Sweden, Norway, France, Germany
Together, Marusya and Kimi film the euphoria, anxiety and misery of their youth, burning the candle at both ends, fuelled by drugs and music. When Kimi’s addiction threatens to make him fade away forever, Marusya’s camera becomes her last chance to save the fragile soul.
Filmed over the course of 12 years, HOW TO SAVE A DEAD FRIEND is a personal cry from the heart, and a message from a silenced generation. It is an unbreakable love story existing in a destructible world.
He wasn’t just my lover and husband, he was also my best friend, my dreamy soul mate. But he was giving up – on his future, dreams, his looks even ... He was sinking more and more into self-destruction, and it was hard for me to see how the person I love so much destroys himself. He didn’t accept any help from anybody, it was impossible to get through to him, and the only thing I could do was just to be with him.
How do you keep someone who does his best to disappear? I wanted to be there for him, but the whole situation hurt me a lot as well. Then my camera provided me the distance I needed, making everything look not real. Maybe filming for me became the same as drugs became for Kimi – an escape from reality, from everything that didn't work out for us. This experience made me think about the nature of film as a medium that captures time and keeps everything and everyone in one collective space. It reminded me of watching old wartime newsreel footage and realising that although these people died a long time ago, somehow, they are still here, alive in the footage. Was it maybe the way to save Kimi? Or maybe I could save him if he somehow becomes music? Maybe scanning Kimi’s body with the sonification app VOSIS and turning it into music is also a way of keeping him and letting him stay for as long as possible. In the end, music and his poems are what is left of him.
I also wanted to save the time, space and things that formed me and Kimi as we were growing up, and HOW TO SAVE A DEAD FRIEND is also a tribute to films of Gregg Araki and Harmony Korine; artwork of David LaChapelle; to lots and lots of music: from post-punk and grunge to emo and witch house, to Windows Movie Maker transitions, early web aesthetics, and internet forums – back when the internet wasn’t yet controlled by corporations and censored by the government, when it was a place where you could freely express yourself and find belonging, occupying your dial-up for hours.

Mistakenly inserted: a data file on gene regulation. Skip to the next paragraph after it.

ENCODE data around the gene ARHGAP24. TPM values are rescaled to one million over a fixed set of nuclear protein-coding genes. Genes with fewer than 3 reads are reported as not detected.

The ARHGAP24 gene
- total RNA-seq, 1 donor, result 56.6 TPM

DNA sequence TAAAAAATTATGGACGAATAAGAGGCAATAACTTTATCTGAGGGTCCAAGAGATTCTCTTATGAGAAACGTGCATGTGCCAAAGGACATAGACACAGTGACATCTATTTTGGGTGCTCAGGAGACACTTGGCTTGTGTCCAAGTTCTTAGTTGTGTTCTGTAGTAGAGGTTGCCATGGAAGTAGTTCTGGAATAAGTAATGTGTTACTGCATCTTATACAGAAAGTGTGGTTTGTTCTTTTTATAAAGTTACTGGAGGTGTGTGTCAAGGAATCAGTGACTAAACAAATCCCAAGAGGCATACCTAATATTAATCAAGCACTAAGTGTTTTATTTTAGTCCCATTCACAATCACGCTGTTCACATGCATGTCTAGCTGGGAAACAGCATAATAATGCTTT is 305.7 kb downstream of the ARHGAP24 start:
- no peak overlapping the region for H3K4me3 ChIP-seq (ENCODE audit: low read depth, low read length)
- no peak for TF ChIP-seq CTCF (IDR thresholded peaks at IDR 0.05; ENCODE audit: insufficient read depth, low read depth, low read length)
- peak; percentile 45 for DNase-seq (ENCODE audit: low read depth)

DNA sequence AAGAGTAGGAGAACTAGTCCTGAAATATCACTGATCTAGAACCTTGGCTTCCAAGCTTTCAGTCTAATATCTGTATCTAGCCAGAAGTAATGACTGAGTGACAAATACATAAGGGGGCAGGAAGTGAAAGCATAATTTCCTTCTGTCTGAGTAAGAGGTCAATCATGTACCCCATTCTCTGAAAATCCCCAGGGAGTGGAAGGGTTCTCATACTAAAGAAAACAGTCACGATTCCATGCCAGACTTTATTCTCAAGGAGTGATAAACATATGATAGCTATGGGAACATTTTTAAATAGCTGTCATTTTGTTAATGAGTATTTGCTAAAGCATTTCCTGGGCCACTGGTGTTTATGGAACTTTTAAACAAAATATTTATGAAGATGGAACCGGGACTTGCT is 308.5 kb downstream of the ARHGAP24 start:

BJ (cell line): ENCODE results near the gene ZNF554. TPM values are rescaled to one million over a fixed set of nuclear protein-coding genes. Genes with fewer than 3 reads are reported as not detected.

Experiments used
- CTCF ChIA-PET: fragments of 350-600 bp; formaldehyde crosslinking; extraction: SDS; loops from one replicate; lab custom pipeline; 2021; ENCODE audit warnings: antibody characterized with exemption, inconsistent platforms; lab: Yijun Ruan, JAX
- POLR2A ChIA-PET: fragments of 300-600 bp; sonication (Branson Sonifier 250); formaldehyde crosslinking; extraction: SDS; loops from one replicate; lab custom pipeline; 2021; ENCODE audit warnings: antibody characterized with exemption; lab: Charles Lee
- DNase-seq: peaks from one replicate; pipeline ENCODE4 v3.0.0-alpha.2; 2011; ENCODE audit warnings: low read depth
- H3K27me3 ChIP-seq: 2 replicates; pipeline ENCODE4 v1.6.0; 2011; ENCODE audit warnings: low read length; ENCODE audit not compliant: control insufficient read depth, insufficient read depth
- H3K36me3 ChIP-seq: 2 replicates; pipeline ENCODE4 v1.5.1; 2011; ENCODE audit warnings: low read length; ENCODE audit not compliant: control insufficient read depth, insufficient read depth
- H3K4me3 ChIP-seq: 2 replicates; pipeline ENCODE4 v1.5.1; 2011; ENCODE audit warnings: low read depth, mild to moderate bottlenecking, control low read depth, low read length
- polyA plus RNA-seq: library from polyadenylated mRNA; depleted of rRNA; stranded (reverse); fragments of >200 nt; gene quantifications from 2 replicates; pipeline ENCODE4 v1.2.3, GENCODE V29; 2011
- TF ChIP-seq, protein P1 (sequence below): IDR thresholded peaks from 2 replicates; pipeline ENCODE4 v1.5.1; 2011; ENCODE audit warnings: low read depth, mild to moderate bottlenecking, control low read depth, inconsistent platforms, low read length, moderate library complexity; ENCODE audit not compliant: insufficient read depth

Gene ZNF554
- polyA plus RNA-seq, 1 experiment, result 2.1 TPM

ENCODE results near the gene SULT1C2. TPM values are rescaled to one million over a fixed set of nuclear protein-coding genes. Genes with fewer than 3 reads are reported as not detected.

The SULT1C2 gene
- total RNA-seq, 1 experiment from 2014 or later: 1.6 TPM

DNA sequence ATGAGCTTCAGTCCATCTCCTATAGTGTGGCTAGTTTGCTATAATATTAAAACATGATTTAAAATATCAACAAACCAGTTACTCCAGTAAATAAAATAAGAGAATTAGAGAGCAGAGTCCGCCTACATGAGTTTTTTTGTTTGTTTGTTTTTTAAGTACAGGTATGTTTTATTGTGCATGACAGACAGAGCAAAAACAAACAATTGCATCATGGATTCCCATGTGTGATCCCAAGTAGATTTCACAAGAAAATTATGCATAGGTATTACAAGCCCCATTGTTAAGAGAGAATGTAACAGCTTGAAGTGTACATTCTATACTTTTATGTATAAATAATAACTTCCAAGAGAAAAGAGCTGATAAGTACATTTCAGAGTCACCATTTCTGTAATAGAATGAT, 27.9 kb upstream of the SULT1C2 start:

How do you find a language for the film that spans 12 years and wasn’t meant to become a film while it was shot? The idea was to give a feeling of how it was to grow up in the 2000s, to dive into sunny summer days and kaleidoscope of formats, pulsating visuals, and sounds coming from all directions.
As time passes, as we see a chain of similar New Year addresses by presidents, the winter dark days take a hold, isolating people from each other in their apartments. Our immediate outside world, once so enticing now becomes more and more violent, with less music and fewer friends around. Colors become muted, less saturated; cuts become longer. And Kimi is fading away into the darkness.
When you lose someone close – someone who knew you well – part of your story disappears along with him. All that is left to do is to pick up the remaining memories before they turn to digital dust.
Marusya studied filmmaking at the School for Documentary Film in Moscow under professor Marina Razbezhkina and received her MA in Film Directing at the Institute of Contemporary Art in Moscow (graduated with honors).
Her student short, EXPLORATION OF CONFINEMENT received a Jury Award at the New Orleans Film Festival 2013 and qualified for the 2013 Academy Awards. It was also selected for the 35th Moscow International Film Festival, the Message to Man International Film Festival 2013, Tenerife Shorts Film Festival 2014, and a number of other international film festivals.
Her training includes workshops such as Ex Oriente Film, Flahertiana, and IDFAcademy. Marusya is a 2015 Nipkow Program Fellow (Berlin, Germany).
2022 - HOW TO SAVE A DEAD FRIEND, Documentary
2013 - EXPLORATION OF CONFINEMENT, Short
2012 - CHISTIY CHELOVEK, Short
Cast & Crew
Directed by: Marusya Syroechkovskaya
Written by: Marusya Syroechkovskaya
Produced by: Ksenia Gapchenko, Mario Adamson, Anita Norfolk, Alexandre Cornu
Cinematography: Marusya Syroechkovskaya, Kimi Morev
Editing: Qutaiba Barhamji
Original Score: Felix Mikensky
Sound: Yngve Leidulv Sætre, Thomas Angell Endresen, Ryan McGee, Gasan Hagverdiev, Ada Laub
Cast: Marusya Syroechkovskaya, Kimi Morev, Tatyana Moreva, Ekaterina Moreva, Andrey Pimonenko
Nominations and Awards
- Documentary Selection 2022